By David Amoruso
The Feast of San Gennaro has long been associated with the Italian-American Mafia. Ever since they became powerful enough, mobsters have been extorting the feast for all it was worth. After several successful prosecutions, authorities claimed the feast was free from criminal influence and more money would end up with charity. They were correct, but barely. The organization donated just 2 percent more to charity than the mob did.
Today, the New York Daily News discovered that the group Figli di San Gennaro, the charity organization currently running the Feast, “gave away only a tiny fraction of the more than $4 million it raised from 2007 to 2012. Over those years, [they] took in $4.4 million in gross revenue, but gave up only $210,500 of that to charity. That’s about 4.7 percent — just slightly better than when the Mafia was running the feast.”
The mob – allegedly – gave away only 3 percent of what it took in to charitable causes, the tabloid newspaper reports.
So what happened to the other 95 percent? Some of it goes to insurance, legal fees, the city gets its share, of course. And of $4.4 million made between 2007 and 2012, about $3 million went to “direct expenses.” What does “direct expenses” cover exactly? Only they know, apparently, and the government is content with that.
If only mobsters had been better with words, fuggedaboutit!
The Feast of San Gennaro began in September 1926 when immigrants from Naples congregated along Mulberry Street in New York’s Little Italy, to continue the tradition they had followed in Italy to celebrate San Gennaro, the Patron Saint of Naples.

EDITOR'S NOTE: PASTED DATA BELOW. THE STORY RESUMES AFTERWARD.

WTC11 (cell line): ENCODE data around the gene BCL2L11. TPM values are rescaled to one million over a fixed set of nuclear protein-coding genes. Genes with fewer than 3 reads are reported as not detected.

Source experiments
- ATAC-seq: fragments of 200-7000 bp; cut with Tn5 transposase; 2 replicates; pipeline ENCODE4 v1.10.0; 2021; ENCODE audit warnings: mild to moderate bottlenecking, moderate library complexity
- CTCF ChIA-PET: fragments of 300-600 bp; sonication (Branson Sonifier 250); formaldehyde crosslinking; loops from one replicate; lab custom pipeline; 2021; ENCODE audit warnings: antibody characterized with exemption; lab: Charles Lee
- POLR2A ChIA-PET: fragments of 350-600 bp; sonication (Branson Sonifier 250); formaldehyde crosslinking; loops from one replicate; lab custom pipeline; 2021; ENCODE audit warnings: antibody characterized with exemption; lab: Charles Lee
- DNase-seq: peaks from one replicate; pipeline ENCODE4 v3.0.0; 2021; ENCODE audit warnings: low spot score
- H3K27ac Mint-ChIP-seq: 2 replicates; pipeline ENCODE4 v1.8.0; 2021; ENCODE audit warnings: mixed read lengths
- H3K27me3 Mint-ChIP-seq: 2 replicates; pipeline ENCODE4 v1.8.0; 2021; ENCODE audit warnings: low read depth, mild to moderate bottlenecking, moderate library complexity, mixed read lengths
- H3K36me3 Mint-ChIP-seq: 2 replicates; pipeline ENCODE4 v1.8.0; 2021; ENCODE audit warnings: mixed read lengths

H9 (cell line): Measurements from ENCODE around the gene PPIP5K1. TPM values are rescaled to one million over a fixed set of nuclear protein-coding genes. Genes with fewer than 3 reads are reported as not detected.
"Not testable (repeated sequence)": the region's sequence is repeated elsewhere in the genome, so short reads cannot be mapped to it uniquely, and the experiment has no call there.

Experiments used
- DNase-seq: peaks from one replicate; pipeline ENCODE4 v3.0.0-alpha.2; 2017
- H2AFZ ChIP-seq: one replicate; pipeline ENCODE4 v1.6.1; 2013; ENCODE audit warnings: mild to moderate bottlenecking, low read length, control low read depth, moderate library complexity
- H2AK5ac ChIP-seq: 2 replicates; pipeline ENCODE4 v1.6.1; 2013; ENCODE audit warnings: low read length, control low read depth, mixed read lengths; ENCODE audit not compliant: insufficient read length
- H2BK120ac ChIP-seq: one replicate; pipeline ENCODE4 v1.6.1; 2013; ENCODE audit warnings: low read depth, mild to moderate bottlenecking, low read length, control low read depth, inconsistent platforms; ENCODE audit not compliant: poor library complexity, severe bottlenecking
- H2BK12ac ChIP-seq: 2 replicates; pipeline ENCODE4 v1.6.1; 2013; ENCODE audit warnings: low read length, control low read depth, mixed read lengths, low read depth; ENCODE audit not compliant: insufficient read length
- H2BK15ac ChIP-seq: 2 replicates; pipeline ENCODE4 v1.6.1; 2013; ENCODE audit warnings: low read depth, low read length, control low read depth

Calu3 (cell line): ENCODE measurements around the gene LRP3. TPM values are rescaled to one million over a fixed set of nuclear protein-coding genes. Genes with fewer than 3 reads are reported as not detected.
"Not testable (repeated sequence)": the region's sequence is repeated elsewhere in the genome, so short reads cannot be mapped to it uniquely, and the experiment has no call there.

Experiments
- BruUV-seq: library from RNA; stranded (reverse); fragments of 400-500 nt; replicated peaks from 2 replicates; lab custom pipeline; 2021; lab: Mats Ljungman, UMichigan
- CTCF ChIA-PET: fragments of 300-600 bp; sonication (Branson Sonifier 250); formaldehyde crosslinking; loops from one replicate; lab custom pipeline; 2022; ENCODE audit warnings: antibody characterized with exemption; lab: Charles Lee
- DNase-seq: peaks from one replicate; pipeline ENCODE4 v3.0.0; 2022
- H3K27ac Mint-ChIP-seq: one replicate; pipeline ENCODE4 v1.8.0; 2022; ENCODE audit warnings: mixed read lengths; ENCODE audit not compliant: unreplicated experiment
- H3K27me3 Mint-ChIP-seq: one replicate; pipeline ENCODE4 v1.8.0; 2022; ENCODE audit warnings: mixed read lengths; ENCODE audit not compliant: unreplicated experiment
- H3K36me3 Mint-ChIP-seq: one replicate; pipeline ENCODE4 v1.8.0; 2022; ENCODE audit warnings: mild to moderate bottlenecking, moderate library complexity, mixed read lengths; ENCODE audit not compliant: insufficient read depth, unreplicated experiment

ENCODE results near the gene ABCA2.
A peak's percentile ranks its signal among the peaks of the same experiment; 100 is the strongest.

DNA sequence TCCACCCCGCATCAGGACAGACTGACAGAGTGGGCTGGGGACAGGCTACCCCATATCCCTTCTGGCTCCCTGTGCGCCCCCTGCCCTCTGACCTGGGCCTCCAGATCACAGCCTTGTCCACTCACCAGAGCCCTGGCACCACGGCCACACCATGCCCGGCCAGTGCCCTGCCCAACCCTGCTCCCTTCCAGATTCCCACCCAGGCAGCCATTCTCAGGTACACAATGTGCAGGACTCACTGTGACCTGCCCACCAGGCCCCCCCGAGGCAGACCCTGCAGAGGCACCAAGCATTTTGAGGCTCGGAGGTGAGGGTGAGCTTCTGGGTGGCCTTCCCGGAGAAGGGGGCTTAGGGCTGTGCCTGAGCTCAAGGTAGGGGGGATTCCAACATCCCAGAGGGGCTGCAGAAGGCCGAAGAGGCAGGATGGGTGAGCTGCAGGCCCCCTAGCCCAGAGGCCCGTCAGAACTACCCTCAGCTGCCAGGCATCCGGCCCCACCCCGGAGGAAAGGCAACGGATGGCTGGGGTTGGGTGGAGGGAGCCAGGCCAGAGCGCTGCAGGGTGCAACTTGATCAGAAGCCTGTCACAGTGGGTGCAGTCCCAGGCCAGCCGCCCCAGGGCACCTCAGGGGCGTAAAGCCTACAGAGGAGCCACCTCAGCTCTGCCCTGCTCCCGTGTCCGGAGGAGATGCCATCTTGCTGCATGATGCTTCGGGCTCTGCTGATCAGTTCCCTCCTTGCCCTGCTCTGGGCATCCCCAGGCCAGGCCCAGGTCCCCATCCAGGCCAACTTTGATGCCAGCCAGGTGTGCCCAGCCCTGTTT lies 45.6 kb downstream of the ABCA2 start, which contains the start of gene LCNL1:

Those who participated were asked to pin an offering to the ribbon streamers that are hung from an apron of the statue of San Gennaro. This money was then distributed to the needy poor of the neighborhood and, as more people joined, to charities outside Little Italy.
But where there’s money, there’s the Mafia. Especially in Little Italy, New York.
As we reported before in our piece titled “Genovese mobsters extorting Feast of San Gennaro,” the mob has a longstanding and powerful connection to the Feast. Its influence was undoubtedly negative and the Mafia pocketed most of the cash for itself.
However, with this legitimate charity organization running things only slightly better, one has to wonder how greedy the world has become. When you are being only 2 percent less greedy than the Mafia, you need to worry about whether or not the guy upstairs will let you in.
You might be a few percentage points short of heaven.
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